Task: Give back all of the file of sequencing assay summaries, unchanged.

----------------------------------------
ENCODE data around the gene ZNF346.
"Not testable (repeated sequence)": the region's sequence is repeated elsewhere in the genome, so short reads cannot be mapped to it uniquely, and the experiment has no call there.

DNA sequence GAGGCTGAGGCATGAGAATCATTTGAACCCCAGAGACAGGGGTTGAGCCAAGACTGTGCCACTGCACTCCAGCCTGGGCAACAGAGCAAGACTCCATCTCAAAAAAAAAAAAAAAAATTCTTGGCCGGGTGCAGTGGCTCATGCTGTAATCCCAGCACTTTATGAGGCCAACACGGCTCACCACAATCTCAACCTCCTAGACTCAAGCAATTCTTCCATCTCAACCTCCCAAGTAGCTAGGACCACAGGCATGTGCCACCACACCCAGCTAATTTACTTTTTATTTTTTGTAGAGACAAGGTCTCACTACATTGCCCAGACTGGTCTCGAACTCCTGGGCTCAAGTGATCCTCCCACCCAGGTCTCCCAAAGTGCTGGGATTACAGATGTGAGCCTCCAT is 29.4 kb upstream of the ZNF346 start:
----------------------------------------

ENCODE data around the gene ZNF346.
"Not testable (repeated sequence)": the region's sequence is repeated elsewhere in the genome, so short reads cannot be mapped to it uniquely, and the experiment has no call there.

DNA sequence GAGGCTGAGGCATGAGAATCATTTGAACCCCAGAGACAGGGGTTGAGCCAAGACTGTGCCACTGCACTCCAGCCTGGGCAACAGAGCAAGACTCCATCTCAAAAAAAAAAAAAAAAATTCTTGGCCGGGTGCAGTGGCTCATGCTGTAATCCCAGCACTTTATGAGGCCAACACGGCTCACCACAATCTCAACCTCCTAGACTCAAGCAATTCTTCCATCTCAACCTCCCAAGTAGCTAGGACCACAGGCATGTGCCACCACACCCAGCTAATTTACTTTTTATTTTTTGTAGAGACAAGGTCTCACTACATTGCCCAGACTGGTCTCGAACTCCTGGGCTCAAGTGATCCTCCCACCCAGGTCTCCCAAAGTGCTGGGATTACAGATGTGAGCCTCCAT is 29.4 kb upstream of the ZNF346 start: